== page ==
Flexing Monday night games would be good for TV audience, bad for ticket holders

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When there’s a bad game on Monday night, fans complain because there’s no other football on. When there’s a bad game on Sunday afternoon, fans can find another one to watch. That’s the fundamental argument for flexible schedules for Monday Night Football, which the NFL is considering on the next round of TV contracts: It would be better for the fans watching at home.

But it would be worse for the fans buying tickets.

And in some cases it would be significantly worse: Imagine being a fan traveling to out of town games, buying not only flights but hotel rooms to see your favorite team in a road game, only to find out that game has been moved from Sunday afternoon to Monday night, meaning you now either need to cancel your trip altogether or change your flight and re-book your hotel room, likely at significant cost.

For some games, that would affect tens of thousands of fans. Late in the season, fans from cold-weather places like Green Bay and Pittsburgh often travel in droves to destinations like California, Arizona or Florida to cheer on their teams on the road. If the NFL moved, say, a Steelers-Chargers game from Sunday afternoon to Monday night, that would place an enormous burden on a huge number of fans traveling from Pittsburgh.

The reality is, if a network bidding on the next Monday Night Football contract is willing to offer the NFL enough money for flexible scheduling, the NFL is probably going to do it. But it would be a bad deal for the fans in attendance, who increasingly find themselves a lower priority than the fans watching the game from home.

14 responses to “Flexing Monday night games would be good for TV audience, bad for ticket holders

  1. No. Sick of the night games. I couldn’t take my 8 year old to the Falcons opener because it was SNF. Couldn’t take him to Thursday night school night game last year or this year.

    Its hard to develop a fan base amongst the kids (who won’t always be kids) when they’re asleep.

  2. NFL – “build bigger, newer, fancier stadiums or we’ll move the team.”
    Also NFL – “we’ll do everything we can to make it impossible to fill those stadiums”

  3. Hate all night games, live in eastern time zone and get up at 4:45 am.
    I just record and fast forward between plays, takes less than an hour. Having the night games on Fri or Sat would mean more kids could watch as well.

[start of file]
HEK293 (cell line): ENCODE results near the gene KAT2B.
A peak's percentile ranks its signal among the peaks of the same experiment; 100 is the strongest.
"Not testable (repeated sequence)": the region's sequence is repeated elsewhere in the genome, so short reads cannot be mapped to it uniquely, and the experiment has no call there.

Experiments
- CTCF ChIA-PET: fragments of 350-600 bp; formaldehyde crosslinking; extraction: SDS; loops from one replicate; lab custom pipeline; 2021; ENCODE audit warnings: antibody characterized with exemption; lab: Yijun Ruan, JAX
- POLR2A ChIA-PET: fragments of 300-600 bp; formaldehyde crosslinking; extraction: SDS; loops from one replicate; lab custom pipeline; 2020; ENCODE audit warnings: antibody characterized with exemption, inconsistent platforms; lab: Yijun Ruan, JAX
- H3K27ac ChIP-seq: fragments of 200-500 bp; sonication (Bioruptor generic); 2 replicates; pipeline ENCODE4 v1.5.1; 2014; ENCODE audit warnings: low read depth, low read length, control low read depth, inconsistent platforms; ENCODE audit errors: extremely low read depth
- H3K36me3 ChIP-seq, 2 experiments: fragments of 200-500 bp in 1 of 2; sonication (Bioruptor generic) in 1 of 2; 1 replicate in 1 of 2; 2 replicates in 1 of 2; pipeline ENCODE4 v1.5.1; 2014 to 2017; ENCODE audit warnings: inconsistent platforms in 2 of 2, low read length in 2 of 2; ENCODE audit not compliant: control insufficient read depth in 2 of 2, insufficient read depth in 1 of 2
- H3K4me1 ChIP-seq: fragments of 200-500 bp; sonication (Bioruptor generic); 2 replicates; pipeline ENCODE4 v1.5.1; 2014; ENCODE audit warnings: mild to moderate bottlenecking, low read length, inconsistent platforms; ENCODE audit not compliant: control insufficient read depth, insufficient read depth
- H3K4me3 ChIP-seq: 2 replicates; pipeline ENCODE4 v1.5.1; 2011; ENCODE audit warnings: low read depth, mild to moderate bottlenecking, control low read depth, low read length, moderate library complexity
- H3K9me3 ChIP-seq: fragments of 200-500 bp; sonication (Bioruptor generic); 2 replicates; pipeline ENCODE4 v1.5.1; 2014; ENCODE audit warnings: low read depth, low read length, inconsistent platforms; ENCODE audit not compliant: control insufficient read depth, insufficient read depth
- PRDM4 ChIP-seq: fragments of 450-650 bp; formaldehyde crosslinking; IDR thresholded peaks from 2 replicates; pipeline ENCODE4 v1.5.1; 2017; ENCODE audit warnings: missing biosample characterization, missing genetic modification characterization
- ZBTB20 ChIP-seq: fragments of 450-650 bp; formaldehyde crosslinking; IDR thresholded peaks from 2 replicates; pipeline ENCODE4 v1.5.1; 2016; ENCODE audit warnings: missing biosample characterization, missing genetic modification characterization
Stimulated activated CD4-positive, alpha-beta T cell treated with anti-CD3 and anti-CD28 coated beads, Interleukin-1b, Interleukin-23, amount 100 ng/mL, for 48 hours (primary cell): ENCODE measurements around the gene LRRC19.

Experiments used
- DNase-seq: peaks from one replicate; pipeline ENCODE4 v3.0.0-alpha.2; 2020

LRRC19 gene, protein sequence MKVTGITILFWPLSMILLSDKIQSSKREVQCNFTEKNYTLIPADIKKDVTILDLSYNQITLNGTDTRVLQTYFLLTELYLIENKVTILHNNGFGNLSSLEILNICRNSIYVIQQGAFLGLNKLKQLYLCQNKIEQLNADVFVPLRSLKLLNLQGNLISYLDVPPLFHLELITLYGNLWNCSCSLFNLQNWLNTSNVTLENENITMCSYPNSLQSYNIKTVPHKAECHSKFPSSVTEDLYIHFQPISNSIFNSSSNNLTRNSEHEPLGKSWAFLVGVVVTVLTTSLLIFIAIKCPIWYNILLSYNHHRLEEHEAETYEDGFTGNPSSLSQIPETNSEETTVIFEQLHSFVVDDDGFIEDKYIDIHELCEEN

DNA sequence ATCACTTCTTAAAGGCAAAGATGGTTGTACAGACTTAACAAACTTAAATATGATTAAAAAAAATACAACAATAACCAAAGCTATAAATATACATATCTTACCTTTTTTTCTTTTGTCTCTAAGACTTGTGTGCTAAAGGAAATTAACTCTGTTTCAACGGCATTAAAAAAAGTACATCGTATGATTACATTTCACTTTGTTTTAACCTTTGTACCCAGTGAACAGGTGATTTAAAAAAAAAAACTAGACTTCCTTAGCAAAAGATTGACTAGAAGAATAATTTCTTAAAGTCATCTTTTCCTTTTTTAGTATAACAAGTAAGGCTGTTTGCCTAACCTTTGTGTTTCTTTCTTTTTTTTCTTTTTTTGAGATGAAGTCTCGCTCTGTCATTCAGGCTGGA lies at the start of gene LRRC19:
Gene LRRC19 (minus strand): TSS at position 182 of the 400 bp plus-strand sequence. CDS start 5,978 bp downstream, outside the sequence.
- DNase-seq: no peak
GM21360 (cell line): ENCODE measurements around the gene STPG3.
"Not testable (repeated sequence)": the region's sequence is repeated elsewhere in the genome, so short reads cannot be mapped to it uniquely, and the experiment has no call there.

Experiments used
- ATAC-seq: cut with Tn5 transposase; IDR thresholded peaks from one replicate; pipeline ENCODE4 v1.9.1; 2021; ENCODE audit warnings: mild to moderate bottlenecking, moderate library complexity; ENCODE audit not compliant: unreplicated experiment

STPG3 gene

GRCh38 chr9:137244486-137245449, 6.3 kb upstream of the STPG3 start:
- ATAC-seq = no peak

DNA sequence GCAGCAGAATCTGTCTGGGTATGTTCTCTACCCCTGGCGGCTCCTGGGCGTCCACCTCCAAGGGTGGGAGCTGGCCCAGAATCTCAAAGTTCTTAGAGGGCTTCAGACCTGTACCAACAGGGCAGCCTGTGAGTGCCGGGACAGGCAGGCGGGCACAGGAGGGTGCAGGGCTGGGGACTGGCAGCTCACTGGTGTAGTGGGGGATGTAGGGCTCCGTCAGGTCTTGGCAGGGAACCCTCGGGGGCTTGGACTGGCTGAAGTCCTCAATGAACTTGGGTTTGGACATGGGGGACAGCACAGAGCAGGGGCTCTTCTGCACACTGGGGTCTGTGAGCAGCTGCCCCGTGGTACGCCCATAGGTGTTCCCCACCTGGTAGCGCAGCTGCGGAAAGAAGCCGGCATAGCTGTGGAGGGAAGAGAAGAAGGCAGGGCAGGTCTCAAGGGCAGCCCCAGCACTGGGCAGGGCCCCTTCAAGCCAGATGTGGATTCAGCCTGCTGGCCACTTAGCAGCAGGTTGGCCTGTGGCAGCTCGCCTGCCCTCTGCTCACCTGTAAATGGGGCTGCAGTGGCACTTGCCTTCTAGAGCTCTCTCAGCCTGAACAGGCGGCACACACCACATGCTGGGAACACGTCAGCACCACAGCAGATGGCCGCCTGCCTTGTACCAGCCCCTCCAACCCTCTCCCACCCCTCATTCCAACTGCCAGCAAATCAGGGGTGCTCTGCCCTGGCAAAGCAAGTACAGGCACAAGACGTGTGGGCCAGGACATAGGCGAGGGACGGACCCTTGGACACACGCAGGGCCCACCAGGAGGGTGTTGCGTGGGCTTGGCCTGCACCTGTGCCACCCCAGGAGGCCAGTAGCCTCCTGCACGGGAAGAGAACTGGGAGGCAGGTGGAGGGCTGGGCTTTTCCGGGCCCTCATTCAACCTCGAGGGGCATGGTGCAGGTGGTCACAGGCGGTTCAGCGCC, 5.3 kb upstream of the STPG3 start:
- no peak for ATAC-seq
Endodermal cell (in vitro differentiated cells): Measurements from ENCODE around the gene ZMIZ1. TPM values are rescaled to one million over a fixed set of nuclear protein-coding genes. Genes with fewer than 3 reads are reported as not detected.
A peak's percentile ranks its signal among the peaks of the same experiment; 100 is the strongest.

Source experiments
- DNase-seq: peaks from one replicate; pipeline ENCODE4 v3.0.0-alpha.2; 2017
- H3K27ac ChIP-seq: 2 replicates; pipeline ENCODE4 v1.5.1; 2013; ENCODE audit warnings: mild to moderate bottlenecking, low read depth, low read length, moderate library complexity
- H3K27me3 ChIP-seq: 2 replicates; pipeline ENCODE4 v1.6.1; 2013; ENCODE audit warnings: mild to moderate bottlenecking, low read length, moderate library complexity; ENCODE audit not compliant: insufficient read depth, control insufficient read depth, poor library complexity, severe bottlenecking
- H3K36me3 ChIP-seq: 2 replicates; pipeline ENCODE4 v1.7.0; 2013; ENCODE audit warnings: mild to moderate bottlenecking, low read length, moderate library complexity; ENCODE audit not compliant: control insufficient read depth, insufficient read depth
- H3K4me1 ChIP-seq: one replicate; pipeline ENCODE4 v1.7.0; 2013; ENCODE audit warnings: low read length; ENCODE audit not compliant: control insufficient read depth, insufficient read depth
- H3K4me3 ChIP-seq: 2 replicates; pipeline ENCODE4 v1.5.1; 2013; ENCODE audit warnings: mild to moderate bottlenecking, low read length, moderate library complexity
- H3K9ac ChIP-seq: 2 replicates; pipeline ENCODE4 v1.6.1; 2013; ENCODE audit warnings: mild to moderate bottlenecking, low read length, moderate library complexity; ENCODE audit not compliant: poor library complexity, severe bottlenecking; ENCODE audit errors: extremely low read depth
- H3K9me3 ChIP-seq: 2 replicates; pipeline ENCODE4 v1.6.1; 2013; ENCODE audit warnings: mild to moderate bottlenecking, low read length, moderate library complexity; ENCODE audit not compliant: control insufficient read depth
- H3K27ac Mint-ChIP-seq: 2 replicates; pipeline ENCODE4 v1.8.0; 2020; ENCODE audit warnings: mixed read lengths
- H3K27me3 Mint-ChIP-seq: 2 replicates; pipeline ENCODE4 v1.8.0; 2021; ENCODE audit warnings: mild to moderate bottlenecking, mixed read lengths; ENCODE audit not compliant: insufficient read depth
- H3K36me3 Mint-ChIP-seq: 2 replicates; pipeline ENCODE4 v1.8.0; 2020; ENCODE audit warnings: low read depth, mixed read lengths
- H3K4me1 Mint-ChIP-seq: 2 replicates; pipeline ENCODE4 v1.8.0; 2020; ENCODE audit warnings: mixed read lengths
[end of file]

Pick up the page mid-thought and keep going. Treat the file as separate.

4. Easy fix is to have multiple Monday night games. And the Network that gets the contract chooses which game to air. NFL Network gets the game they passed on.

    No travel plans would change.

  5. … and… bad for small market midwestern teams playing day games
    at home against PT time zone teams … or… worse for ET time zone teams traveling west.

    The nfl front office (… and mlb) knows how to help certain teams.

  6. As a Fins fan and former season ticket holder living in Massachusetts, this would kill me. A Monday night game, for me, means missing chunks of 2 days of work. Going from a non-refundable plane ticket to a refundable is big $$$.

    I had a trip scheduled a few years back to see a Fins game against the Chargers. It was to be my first since I gave up my season tix about 4 years prior. They flexed it from 1 to 4. There is no flight that leaves late enough for me to make more than half the game. So I swallowed the cost of the plane ticket (the change fee was about the same as the ticket) and didn’t go. Flex destroys out of state fans…

  7. Money talks and that’s all that matters.. The NFL could care less about all the above (legitimate) complaints.

  8. Agree with everything here except about those Steelers, Packers, Bears, etc, fans. Yes, some travel. But most of us live in those areas. For the Steelers, the Pittsburgh diaspora that happened with the end of the steel mills pushed families to these other places. So I’m a local Steelers fan in SoCal. But people like me can still get screwed when they are flying from other parts of the country to see a game in Heinz, Lambeau, Soldier Field, etc.

  9. Flexing MNF would be a total disregard of fans & a slap in the face. The idea above regarding scheduling two MNF games a week & only broadcasting the better of the two seems to be a good idea and fair compromise (not that the NFL feels they owe the fan anything; but it is funny to hear broadcasters/the media calling out fans more & more regarding stadiums not being full, which is quite the head scratcher considering how affordable it is these days to attend in the first place).

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